Officials said that the measure was aimed at safeguarding the security of citizens and added that imports will be allowed only from trusted sources
This month, the government added laptops, tablets and personal computers to a list of imports that are restricted, which ranks them alongside TV sets, air conditioners and tyres. These items can now be imported only after getting a licence from the Directorate General of Foreign Trade (DGFT). Officials said that the measure was aimed at safeguarding the security of citizens and added that imports will be allowed only from trusted sources. It was mentioned that some of the hardware could have security related issues and that they could compromise sensitive data (read surveillance, similar to spyware installed on mobile phones).
However, the move was set to particularly impact the short term availability of laptops from global brands that rely on assembly abroad. There is the fear of price surge also, especially in the run-up to the festive season. The DGFT notification came just days after the Centre’s PLI scheme for hardware failed to find any takers, despite the incentive amount being increased by 131% to Rs 17,000 cr. The need to check the import of electronic goods was offset by the fact that India had committed to zero-duty imports under the WTO’s IT Agreement (ITA1). In fact, until 2001, India abided by a policy of import licencing which was dismantled after a WTO ruling. Having followed a liberal regime so far, the Centre has re-employed licencing as a weapon to restrict imports.
The impetus to curb imports is questionable as the nation is heavily dependent on the international market for its computing machines. Imports of these devices added up to $10 bn last year which is 13% lower than 2021-22. The government was hoping that the curbs would boost indigenous electronic manufacturing, and possibly inspire some foreign companies to opt for domestic manufacturing.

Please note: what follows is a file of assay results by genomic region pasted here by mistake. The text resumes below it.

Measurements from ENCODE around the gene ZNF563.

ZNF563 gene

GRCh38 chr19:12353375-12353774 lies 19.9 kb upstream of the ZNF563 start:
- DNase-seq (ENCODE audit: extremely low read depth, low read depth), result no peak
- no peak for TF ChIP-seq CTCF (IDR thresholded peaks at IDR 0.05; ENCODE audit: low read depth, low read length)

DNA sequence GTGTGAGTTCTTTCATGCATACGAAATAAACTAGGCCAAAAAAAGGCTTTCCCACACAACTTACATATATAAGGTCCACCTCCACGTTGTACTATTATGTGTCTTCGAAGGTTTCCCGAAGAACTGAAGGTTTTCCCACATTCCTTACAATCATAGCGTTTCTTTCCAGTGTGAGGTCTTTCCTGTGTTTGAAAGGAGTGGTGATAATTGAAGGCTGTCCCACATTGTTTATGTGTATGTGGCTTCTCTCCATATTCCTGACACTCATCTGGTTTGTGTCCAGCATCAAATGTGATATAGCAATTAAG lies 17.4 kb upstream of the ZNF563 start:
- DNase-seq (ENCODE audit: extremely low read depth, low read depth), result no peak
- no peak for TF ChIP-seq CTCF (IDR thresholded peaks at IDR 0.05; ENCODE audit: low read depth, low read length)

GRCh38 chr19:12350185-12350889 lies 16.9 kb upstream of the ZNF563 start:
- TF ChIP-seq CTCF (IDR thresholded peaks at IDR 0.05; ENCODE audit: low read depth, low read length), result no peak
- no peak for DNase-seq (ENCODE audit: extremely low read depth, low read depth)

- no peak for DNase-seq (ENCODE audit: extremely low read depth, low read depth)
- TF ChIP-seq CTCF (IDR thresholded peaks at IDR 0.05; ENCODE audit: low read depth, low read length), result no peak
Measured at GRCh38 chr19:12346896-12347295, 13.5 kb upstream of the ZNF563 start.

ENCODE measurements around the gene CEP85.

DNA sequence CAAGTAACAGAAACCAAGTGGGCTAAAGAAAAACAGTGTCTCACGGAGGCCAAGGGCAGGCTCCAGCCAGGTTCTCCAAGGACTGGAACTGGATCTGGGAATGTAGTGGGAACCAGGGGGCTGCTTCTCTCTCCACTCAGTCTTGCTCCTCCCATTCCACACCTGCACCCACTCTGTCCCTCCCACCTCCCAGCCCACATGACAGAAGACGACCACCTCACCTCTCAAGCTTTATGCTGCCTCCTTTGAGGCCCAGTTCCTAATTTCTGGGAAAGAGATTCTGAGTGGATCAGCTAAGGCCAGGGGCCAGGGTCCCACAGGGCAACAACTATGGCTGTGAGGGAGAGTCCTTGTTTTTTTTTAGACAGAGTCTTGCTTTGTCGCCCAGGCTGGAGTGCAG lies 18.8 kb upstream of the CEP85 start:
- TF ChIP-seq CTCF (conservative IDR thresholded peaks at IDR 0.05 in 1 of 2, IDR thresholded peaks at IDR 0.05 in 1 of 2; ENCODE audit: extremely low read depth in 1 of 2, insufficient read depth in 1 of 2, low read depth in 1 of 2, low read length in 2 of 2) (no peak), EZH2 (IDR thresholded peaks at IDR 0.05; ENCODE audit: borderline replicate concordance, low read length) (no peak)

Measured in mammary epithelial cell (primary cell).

A day after the curbs were set, the government denied pushing India back to the Licence Raj era, while opting to defer its implementation by three months amid fears that the curbs could limit supplies in the market and push up prices. Going into damage control mode, officials said DGFT will issue licences within minutes. Now, it makes sense to take stock of the e-manufacturing scene as it stands today. Not one nation in the world is self reliant in making consumer electronics as production of components is split across geographies based on comparative cost advantages.
India is powerhouse, but only when it comes to assembly operations in the electronic value chain. We will still need critical components for these machines, as complex value chains cannot be rolled-out in the blink of an eye. So, the curbs don’t really present a recipe for self-reliance.
Stakeholders have also urged the Centre to mandate testing norms with regard to products/components coming from China in order to allay security concerns, considering a huge chunk of imports do come from our next-door neighbour, China followed by South Korea and Vietnam. Analysts have cautioned the government that knee-jerk measures threatening the ease of doing business that global majors expect of India, could be a sure shot way to set the economy back as these companies might go scouting for more conducive regions. The Centre must implement measures to drive larger segments of the electronic supply chain to India, and not elsewhere. What was lost in China due to geopolitical conditions could be gained in India’s digital value chain, if only the government can rein in its unpredictability on policies and its backbreaking tax regime.